Whether it’s the solely the overuse or misuse of certain words and phrases rendering them banal,
There’s no denial there are some words that need to be blanketed in usage.
Inc.com‘s contributing editor, John Brandon, pens down his thoughts on 6 examples of overused words. He lists them out, how they have been banalized and truthfully, we do need to let them go.
The article, originally, published on Inc.com
Word choice is everything in life–and in business.
As a journalist for over 17 years now, I’ve seen catch phrases and buzzwords come and go. A popular business magazine once used the word “cachet” multiple times in every issue. It doesn’t exist anymore. Entrepreneurs are known for picking (and even coining) words and phrases as well–including “social media” and and “sharing economy”–but they are now a little shopworn. Here are my picks for the words and phrases to retire for 2018.
Let’s stop saying “lit”, OK? For one thing, the word used to mean “intoxicated” before everyone commandeered it to mean excited or pumped up. The reason it’s worth retiring is because the word feels like an old sweater that has outworn it’s usefulness.
When did everyone start saying “perfect” so often? I hear it multiple times a day, and I used to think it was a good acknowledgement and a way to confirm your support. Not anymore. It sounds more like the needle on a vinyl album is stuck (e.g., old and repetitive).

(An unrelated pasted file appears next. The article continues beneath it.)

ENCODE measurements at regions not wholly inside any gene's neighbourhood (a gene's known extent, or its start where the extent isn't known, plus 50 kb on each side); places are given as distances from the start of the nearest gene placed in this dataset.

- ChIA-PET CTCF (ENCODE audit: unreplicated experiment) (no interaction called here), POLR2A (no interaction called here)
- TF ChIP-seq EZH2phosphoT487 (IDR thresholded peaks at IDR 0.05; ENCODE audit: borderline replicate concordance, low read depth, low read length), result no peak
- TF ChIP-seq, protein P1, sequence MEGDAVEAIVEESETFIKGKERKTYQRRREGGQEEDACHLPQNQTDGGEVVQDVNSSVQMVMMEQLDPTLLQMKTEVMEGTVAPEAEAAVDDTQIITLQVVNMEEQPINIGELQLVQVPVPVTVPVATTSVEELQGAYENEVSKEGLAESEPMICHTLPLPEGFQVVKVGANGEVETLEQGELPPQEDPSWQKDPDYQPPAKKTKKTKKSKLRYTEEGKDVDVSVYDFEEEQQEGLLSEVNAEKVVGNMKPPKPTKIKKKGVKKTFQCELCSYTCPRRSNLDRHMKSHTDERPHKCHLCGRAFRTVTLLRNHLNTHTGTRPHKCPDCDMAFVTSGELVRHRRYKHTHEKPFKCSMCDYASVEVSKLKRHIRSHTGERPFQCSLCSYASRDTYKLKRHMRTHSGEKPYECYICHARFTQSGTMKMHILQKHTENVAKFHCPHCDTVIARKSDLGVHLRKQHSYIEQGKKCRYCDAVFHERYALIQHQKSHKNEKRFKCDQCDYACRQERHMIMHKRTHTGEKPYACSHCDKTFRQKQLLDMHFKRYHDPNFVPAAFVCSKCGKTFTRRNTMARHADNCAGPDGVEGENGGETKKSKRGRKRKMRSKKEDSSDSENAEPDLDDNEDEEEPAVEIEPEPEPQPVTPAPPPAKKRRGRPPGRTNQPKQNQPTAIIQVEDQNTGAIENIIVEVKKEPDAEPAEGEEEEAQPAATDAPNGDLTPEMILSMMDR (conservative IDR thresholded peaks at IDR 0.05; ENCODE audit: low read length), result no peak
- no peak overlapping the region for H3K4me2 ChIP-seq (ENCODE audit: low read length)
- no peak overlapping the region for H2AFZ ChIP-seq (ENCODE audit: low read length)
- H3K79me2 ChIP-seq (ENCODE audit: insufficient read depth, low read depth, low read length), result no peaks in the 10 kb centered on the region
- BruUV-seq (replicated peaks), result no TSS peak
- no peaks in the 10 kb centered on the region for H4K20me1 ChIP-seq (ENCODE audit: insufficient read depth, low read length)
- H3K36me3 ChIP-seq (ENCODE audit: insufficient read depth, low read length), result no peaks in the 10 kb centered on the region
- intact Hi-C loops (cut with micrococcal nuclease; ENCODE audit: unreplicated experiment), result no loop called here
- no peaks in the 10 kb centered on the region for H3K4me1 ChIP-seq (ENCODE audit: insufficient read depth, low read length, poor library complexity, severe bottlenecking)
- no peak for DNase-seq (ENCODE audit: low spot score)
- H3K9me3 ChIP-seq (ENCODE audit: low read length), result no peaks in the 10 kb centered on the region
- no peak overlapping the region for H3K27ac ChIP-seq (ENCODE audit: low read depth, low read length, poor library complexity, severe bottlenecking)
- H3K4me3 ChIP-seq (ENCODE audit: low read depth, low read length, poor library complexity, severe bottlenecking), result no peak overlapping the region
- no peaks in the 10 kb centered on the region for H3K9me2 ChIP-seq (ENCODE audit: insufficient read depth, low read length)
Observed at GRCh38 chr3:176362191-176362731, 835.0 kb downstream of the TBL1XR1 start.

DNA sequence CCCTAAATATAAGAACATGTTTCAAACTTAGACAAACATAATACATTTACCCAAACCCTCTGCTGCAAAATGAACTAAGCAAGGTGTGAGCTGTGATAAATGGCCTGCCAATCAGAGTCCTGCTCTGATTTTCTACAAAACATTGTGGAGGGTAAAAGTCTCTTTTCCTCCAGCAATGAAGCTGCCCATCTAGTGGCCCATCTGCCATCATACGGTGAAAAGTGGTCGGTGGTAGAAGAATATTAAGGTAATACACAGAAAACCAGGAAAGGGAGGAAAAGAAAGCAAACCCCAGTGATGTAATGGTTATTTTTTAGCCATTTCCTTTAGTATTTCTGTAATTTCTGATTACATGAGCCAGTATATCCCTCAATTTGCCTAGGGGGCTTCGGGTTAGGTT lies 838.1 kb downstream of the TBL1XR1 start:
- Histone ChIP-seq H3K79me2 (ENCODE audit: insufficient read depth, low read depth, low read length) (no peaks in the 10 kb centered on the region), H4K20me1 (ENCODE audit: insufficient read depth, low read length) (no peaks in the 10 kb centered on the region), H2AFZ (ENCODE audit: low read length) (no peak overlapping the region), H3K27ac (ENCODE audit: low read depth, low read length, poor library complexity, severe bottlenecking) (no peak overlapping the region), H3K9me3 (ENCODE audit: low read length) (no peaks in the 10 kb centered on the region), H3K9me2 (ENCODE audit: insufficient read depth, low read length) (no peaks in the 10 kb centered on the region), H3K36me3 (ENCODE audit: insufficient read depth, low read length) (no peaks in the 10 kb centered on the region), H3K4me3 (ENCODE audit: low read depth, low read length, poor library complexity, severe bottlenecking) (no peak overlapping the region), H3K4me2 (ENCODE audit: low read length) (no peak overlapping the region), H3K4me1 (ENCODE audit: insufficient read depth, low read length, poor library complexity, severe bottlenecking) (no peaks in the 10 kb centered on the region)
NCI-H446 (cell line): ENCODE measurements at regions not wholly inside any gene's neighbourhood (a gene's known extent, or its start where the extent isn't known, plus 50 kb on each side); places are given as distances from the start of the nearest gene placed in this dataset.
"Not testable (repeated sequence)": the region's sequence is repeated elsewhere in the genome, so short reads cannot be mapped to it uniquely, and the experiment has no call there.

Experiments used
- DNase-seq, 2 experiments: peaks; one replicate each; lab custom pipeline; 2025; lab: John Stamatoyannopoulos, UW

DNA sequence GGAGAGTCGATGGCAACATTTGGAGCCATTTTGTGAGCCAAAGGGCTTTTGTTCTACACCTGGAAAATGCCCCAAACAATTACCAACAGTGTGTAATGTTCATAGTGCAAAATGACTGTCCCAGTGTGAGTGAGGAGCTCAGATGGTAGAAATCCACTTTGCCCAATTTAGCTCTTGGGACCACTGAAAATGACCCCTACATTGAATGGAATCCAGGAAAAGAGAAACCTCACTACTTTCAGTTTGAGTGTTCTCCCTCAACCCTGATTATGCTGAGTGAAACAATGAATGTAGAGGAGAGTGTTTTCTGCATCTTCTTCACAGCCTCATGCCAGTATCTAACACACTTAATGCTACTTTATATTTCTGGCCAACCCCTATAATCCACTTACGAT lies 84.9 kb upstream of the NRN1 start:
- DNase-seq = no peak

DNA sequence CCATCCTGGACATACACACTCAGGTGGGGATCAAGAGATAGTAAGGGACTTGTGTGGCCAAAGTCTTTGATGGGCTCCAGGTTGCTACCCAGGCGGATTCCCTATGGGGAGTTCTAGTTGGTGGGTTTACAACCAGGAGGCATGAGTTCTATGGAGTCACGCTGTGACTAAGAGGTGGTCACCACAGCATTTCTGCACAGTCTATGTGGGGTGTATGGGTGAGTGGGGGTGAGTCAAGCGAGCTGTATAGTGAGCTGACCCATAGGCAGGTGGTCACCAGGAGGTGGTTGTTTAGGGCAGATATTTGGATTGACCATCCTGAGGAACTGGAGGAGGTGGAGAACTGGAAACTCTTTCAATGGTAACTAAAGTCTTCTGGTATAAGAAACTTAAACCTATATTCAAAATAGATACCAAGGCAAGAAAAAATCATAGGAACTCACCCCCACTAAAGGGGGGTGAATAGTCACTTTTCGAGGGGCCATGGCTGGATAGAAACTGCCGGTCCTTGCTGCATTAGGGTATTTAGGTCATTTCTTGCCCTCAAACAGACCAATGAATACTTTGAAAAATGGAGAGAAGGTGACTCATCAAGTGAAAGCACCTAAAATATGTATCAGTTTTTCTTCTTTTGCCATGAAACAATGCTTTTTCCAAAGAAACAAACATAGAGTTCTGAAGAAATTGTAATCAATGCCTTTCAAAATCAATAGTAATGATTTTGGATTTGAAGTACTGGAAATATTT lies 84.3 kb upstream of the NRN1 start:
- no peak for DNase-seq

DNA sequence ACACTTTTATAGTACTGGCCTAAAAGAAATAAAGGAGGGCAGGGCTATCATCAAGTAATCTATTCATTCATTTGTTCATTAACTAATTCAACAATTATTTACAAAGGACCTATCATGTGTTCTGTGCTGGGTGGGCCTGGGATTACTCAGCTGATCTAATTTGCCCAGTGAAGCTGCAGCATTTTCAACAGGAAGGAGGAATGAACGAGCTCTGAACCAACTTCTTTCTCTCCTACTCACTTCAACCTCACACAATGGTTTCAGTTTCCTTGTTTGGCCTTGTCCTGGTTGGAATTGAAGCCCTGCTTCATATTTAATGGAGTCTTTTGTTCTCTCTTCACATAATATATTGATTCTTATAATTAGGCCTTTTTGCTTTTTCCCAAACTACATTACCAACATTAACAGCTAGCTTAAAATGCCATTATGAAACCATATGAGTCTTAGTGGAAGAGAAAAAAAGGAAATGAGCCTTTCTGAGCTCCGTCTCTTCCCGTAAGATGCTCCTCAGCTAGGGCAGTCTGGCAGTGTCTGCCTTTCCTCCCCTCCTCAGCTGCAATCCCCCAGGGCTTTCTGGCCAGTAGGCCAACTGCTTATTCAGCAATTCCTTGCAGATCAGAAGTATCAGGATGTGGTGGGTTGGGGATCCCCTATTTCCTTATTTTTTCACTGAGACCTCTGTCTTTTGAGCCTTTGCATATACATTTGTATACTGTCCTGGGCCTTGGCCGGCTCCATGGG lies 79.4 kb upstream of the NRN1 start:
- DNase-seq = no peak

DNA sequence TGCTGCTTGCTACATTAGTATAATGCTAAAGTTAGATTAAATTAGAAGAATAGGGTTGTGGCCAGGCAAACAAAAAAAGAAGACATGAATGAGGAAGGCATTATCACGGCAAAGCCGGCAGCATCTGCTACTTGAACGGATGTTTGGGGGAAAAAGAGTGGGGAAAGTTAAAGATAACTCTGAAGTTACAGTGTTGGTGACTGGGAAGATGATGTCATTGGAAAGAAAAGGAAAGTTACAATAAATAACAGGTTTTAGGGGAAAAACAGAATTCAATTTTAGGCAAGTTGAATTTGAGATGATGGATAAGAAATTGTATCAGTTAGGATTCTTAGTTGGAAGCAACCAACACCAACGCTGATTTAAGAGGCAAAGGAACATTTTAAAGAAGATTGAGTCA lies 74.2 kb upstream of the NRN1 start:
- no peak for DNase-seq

3. Emotional Intelligence
The phrase “emotional intelligence” has lost some of its oomph lately, mostly because you hear it so often and we tune out. When a phrase is that popular, we tend to ignore it and forget why it’s even important. I say, let’s come up with a better phrase to rekindle the discussion. Or just stick with the word empathy.
I’m headed to CES in about six weeks–it’s a tech conference where I meet folks in public relations and test gadgets. I’ve known many of them for years, but I’m crossing my fingers that no one calls me “bro” (or even worse, “brah”). Why is it ready for retirement? Honestly, it’s just overused…and a way to sound a little over-familiar.
5. Social Media
Another controversial pick, this phrase never really did convey the full meaning of the concept. I prefer the phrase “digital marketing” because it sounds more official, or even online marketing. The real issue is that it has become a derogatory term, a place where trolls and bad actors hang out.
6. Sharing Economy
OK, we get it. Uber is awesome. And, the sharing economy was a big deal once. My question is, what does it even mean anymore? What qualifies exactly? Often, new concepts deserve a new phrase, but once they have fully materialized then–well, it’s time to move on.
Image Credits: Google